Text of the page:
Hemorrhagic Stroke (Bleeds)

What is Hemorrhagic Stroke?

Hemorrhagic stroke accounts for about 13 percent of stroke cases.

It results from a weakened vessel that ruptures and bleeds into the surrounding brain. The blood accumulates and compresses the surrounding brain tissue. The two types of hemorrhagic strokes are intracerebral (within the brain) hemorrhage or subarachnoid hemorrhage.

Hemorrhagic stroke occurs when a weakened blood vessel ruptures. Two types of weakened blood vessels usually cause hemorrhagic stroke: aneurysms and arteriovenous malformations (AVMs).

Image of a human brain

What is an Arteriovenous Malformation

An arteriovenous malformation (AVM) is a cluster of abnormally formed blood vessels. Any one of these vessels can rupture, also causing bleeding into the brain.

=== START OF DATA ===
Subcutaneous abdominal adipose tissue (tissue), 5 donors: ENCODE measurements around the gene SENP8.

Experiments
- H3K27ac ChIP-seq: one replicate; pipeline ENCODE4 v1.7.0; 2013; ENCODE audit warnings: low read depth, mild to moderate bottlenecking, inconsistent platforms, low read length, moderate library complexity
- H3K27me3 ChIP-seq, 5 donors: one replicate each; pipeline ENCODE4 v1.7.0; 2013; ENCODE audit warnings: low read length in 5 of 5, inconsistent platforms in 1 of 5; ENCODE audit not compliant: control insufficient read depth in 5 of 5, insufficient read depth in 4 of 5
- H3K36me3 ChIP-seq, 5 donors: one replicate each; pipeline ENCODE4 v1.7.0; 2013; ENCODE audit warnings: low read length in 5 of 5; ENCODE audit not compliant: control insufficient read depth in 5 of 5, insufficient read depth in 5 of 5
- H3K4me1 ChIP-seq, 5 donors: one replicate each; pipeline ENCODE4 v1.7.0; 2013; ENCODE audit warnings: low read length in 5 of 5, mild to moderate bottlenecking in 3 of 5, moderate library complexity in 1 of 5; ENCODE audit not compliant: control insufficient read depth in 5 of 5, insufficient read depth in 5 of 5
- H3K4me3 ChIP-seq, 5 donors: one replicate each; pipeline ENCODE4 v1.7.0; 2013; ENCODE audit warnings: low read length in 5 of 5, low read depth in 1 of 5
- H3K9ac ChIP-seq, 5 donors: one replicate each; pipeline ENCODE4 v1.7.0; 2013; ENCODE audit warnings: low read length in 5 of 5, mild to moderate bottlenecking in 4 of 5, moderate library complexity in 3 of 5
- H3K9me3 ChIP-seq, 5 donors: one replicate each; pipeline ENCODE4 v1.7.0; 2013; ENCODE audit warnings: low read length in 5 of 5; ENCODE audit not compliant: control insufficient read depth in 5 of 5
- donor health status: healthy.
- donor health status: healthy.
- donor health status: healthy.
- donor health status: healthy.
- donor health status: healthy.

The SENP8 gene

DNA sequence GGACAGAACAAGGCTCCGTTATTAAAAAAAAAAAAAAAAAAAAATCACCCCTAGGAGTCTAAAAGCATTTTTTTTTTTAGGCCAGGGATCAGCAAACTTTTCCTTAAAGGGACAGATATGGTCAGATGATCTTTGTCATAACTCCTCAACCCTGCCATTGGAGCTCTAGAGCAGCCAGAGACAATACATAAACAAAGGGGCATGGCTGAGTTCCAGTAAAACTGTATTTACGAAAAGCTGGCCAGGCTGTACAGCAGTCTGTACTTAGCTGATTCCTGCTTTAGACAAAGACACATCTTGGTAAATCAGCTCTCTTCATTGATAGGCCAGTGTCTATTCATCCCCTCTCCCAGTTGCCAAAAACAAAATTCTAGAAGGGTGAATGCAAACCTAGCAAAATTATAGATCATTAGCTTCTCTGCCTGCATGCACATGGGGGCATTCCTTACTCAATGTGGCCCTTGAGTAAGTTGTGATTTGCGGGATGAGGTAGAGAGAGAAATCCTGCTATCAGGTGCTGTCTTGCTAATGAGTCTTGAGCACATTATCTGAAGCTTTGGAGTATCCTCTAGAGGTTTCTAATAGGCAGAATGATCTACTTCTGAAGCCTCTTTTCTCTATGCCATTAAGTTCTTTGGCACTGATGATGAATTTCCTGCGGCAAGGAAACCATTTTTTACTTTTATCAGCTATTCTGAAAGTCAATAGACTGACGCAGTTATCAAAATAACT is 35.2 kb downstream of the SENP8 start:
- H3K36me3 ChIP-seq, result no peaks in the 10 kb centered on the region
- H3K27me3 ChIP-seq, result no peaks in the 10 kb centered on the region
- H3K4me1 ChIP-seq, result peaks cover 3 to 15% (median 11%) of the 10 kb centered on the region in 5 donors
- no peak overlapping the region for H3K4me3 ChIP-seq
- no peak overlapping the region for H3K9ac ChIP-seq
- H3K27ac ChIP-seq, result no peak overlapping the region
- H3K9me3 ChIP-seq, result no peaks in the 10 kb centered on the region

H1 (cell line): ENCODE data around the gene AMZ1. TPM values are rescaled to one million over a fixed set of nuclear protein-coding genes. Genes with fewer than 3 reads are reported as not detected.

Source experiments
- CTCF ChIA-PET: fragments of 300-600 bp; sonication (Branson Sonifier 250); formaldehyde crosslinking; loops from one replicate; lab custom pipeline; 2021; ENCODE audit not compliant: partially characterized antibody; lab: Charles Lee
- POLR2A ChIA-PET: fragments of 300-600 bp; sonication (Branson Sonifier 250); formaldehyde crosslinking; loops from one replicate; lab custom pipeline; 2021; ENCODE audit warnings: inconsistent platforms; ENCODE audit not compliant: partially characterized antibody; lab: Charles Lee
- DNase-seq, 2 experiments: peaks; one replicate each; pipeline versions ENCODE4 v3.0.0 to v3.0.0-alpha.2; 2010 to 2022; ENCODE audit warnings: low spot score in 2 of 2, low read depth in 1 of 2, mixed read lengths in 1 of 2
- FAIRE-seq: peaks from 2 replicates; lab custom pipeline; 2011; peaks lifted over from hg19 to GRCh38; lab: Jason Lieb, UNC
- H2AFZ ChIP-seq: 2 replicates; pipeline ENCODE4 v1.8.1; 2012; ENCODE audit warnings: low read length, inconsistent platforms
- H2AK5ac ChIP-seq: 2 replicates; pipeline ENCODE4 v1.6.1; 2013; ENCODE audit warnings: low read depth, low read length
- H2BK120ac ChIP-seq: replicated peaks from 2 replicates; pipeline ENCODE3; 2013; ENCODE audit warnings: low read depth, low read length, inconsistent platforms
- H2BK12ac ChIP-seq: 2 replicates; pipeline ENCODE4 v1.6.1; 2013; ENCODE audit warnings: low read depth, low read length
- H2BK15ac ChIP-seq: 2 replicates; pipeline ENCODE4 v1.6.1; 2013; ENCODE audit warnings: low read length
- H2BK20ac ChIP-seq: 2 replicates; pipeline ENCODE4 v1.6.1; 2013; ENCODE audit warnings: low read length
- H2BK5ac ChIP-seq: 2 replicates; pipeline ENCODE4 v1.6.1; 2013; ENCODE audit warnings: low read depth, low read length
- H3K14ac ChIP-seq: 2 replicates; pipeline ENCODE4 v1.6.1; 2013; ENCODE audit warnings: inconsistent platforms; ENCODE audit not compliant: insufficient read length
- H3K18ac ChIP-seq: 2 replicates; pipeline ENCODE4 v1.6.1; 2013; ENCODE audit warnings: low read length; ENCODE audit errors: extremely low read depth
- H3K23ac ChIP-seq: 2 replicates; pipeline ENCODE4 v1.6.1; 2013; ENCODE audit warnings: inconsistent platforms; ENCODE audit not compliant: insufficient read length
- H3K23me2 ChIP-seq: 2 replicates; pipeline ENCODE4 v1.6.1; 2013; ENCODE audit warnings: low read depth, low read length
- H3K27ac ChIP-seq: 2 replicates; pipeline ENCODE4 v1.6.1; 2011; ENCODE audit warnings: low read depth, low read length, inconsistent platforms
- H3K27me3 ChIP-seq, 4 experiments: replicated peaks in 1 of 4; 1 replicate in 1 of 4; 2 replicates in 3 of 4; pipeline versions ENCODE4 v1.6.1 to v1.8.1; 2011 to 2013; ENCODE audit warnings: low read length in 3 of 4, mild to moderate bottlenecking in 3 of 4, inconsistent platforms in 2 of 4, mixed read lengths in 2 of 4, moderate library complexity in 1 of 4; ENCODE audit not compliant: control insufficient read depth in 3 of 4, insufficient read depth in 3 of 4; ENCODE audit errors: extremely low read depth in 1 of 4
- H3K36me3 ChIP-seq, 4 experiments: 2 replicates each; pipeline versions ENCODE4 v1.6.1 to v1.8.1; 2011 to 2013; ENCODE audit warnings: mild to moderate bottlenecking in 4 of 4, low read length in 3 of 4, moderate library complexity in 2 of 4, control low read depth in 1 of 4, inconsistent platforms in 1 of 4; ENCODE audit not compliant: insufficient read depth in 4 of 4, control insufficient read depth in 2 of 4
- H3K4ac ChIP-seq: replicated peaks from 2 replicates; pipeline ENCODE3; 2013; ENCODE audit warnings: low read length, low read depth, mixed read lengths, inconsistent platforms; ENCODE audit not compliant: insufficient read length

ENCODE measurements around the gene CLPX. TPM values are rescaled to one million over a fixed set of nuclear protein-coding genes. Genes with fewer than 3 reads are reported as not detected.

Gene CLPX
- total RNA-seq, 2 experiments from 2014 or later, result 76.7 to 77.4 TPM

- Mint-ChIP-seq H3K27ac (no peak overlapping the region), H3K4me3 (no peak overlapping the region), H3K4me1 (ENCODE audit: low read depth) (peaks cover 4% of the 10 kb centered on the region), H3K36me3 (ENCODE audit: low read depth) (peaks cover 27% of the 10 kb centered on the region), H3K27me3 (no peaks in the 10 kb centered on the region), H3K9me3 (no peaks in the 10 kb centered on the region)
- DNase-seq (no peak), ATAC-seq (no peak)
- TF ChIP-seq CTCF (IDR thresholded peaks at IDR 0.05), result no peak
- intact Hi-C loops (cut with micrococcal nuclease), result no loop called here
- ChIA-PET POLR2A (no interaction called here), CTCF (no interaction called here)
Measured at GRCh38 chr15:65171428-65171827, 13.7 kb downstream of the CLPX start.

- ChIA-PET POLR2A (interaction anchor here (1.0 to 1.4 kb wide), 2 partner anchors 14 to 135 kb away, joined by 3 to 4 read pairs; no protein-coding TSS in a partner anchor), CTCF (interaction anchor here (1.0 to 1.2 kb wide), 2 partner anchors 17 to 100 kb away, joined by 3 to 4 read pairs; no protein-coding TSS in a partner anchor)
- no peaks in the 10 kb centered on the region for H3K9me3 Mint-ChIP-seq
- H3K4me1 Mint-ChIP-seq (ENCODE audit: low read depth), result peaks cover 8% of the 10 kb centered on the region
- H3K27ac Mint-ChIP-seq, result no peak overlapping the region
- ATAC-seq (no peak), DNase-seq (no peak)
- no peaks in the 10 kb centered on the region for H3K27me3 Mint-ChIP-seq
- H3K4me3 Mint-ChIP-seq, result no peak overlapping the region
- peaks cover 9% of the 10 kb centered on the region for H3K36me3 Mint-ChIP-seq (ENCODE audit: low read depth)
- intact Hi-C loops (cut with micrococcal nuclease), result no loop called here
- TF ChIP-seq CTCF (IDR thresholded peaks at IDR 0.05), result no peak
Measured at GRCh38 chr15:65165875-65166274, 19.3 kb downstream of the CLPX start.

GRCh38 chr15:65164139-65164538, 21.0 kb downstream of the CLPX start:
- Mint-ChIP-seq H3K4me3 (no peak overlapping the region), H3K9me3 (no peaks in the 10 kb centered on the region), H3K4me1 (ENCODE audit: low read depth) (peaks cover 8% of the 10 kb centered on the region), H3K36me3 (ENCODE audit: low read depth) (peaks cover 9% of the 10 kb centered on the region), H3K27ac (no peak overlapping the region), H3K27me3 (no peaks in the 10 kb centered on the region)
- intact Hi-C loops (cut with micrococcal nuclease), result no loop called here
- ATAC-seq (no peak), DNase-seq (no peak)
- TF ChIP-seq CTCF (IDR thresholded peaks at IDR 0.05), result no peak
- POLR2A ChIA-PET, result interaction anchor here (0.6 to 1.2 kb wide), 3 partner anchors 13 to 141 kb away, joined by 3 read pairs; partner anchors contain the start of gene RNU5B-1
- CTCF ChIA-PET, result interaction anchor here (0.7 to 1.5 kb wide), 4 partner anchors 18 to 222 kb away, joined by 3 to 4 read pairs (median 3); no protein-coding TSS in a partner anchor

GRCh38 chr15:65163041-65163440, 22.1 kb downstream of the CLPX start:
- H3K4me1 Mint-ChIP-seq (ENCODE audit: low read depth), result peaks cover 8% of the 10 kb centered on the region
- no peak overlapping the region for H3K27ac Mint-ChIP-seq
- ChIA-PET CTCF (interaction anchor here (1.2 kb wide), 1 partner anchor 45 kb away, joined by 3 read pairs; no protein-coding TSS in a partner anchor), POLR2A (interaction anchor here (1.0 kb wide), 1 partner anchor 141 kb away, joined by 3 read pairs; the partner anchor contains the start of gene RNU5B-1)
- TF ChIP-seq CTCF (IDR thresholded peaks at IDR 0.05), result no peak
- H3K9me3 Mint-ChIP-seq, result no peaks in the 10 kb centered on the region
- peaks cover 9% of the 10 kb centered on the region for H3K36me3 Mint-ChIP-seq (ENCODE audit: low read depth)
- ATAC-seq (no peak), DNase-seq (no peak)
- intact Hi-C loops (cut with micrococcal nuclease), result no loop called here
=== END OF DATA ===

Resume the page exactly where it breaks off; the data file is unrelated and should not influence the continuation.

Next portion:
What You Should Know about Cerebral Aneurysms

An aneurysm is a ballooning of a weakened region of a blood vessel. If left untreated, the aneurysm continues to weaken until it ruptures and bleeds into the brain.

Spot a stroke F.A.S.T.

Use the letters in "F.A.S.T." to spot signs of a stroke and know when to call 9-1-1.

By learning and sharing the F.A.S.T. warning signs, you just might save a life from stroke.